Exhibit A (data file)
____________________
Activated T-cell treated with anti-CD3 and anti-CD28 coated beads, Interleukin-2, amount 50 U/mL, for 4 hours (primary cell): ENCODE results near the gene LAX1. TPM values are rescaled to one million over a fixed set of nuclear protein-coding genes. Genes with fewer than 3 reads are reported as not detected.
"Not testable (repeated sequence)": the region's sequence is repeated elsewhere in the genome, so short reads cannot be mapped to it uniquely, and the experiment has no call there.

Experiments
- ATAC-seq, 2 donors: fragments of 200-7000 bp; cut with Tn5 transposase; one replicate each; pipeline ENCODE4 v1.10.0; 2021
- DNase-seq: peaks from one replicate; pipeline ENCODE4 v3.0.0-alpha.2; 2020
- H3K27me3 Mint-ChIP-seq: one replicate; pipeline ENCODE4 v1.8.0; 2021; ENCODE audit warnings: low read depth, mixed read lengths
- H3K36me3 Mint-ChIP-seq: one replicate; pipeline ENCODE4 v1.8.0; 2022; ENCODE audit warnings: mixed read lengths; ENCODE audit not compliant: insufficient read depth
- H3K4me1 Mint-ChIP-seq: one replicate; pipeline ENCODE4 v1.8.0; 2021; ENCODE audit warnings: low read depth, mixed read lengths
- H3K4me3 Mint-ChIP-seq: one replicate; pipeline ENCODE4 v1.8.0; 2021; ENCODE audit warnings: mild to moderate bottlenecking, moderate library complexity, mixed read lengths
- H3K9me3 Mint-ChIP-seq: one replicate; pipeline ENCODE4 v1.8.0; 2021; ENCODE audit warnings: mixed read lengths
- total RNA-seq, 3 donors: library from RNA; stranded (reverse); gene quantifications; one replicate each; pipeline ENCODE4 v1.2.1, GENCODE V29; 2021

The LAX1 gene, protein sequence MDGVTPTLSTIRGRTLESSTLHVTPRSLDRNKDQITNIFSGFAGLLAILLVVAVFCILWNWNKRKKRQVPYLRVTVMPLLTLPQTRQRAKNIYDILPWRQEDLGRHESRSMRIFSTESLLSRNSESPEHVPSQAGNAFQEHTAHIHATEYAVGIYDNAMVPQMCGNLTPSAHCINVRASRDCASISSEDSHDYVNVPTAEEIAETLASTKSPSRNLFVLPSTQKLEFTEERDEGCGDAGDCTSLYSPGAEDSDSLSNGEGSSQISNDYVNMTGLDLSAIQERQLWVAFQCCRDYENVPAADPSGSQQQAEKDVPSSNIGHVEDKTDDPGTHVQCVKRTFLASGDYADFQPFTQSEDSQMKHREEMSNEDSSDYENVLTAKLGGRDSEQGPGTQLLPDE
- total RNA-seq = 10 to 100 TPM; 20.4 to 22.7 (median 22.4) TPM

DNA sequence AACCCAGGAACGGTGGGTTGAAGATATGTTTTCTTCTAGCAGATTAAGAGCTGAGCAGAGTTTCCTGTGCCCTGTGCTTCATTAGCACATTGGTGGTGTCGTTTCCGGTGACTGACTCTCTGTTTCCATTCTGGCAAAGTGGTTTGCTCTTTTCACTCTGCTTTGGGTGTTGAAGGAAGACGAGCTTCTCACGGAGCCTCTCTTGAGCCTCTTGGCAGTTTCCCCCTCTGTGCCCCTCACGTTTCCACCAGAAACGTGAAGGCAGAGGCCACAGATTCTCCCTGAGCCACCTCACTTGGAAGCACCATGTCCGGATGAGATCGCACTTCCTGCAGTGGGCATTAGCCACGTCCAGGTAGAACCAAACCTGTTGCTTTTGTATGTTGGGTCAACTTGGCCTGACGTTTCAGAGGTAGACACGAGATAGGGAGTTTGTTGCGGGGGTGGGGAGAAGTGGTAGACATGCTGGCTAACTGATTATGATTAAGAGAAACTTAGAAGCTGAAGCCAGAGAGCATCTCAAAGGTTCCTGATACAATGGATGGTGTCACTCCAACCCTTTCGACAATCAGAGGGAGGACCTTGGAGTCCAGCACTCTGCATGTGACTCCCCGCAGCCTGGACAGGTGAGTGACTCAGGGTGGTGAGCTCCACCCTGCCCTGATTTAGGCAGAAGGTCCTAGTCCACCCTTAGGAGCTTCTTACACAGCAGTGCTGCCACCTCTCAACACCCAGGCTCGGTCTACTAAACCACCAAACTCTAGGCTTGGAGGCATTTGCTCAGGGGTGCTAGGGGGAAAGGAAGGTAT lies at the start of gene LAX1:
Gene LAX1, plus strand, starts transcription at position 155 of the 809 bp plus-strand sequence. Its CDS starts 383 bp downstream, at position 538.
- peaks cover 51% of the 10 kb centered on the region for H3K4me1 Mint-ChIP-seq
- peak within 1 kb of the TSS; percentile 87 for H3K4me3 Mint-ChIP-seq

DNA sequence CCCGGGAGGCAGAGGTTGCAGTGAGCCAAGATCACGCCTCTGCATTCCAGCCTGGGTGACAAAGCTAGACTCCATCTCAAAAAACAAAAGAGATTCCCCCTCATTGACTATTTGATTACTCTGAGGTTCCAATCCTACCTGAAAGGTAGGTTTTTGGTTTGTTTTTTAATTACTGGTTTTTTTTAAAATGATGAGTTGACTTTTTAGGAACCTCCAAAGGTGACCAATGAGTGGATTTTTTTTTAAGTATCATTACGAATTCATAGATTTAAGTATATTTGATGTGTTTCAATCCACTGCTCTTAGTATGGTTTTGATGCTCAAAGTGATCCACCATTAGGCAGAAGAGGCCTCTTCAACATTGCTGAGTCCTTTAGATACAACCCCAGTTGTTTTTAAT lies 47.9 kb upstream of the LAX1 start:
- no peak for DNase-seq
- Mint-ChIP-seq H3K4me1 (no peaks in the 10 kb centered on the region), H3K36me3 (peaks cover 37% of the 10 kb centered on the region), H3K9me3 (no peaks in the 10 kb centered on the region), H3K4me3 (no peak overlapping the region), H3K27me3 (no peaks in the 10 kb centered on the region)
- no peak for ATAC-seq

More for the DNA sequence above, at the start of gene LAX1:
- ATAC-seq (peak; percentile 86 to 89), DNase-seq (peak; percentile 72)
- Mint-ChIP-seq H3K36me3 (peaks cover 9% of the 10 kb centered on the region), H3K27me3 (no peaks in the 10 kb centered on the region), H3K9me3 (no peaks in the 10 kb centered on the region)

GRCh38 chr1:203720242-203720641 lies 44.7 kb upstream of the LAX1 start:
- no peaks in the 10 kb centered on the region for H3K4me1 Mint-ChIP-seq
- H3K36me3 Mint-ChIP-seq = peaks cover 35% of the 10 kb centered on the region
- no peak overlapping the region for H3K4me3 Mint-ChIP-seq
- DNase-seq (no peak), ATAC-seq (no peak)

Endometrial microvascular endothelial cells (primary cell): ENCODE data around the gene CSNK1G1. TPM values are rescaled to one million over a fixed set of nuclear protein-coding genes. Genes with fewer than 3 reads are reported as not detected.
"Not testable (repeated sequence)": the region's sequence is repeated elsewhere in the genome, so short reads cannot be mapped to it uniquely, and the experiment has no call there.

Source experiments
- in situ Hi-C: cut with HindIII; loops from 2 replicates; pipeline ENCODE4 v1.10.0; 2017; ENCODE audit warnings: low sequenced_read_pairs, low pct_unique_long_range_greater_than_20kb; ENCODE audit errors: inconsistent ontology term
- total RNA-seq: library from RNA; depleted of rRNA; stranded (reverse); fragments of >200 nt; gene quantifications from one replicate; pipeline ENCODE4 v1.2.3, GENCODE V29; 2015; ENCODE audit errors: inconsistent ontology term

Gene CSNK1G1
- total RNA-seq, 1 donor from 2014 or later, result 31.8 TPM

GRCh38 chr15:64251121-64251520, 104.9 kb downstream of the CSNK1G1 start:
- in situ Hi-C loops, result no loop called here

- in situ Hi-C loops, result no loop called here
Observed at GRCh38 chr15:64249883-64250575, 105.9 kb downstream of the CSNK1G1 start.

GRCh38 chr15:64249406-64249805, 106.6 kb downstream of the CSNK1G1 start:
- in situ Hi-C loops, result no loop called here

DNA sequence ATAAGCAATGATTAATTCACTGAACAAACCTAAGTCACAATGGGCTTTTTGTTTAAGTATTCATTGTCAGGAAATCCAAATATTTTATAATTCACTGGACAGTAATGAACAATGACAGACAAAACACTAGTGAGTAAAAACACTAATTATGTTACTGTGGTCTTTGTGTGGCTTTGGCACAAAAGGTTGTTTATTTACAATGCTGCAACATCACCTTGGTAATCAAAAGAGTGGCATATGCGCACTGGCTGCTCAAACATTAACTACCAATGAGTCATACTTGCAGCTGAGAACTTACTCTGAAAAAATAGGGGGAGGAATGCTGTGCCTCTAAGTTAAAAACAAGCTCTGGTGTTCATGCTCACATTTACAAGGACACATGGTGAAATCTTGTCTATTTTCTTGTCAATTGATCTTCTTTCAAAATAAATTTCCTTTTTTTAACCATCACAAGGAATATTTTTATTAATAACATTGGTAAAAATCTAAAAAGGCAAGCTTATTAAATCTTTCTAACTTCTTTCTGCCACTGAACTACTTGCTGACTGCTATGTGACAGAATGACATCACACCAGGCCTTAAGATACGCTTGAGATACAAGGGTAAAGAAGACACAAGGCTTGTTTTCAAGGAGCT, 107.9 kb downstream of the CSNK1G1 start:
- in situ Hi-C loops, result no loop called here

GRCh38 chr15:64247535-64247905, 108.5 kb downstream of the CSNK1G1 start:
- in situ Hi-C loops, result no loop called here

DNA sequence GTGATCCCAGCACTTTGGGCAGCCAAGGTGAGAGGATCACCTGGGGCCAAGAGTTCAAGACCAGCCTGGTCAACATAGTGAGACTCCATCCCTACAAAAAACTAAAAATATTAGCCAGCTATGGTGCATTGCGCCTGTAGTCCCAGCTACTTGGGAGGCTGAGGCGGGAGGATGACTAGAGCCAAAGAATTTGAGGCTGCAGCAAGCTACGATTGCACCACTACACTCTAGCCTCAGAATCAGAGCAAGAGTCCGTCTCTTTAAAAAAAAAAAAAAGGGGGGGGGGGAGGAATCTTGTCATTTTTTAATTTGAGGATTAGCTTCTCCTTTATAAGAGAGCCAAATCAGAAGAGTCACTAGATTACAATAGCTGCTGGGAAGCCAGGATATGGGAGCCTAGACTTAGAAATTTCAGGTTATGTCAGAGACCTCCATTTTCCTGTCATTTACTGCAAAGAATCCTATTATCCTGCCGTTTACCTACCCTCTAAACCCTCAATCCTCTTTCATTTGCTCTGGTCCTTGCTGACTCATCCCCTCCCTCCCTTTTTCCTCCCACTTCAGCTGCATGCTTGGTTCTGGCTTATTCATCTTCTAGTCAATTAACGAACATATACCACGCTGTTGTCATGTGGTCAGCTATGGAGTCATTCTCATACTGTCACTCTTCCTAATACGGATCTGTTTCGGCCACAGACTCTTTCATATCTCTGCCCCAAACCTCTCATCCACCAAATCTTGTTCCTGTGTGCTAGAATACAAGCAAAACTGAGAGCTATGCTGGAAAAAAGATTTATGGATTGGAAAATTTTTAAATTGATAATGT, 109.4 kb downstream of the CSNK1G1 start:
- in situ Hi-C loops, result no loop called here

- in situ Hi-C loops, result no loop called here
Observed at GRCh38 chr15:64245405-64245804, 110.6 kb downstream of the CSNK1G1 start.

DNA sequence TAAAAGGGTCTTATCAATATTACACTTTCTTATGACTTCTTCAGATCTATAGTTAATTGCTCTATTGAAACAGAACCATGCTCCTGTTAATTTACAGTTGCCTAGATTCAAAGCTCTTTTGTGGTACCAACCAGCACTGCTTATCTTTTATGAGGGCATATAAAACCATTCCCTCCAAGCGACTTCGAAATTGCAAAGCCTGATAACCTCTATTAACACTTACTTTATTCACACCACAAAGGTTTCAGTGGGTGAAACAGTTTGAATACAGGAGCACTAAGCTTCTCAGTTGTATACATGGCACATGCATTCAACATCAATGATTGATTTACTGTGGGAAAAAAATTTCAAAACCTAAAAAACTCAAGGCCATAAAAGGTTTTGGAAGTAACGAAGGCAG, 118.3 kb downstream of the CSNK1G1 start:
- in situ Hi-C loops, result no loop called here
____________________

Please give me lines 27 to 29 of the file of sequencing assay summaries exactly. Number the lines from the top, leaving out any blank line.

- H3K36me3 Mint-ChIP-seq = peaks cover 35% of the 10 kb centered on the region
- no peak overlapping the region for H3K4me3 Mint-ChIP-seq
- DNase-seq (no peak), ATAC-seq (no peak)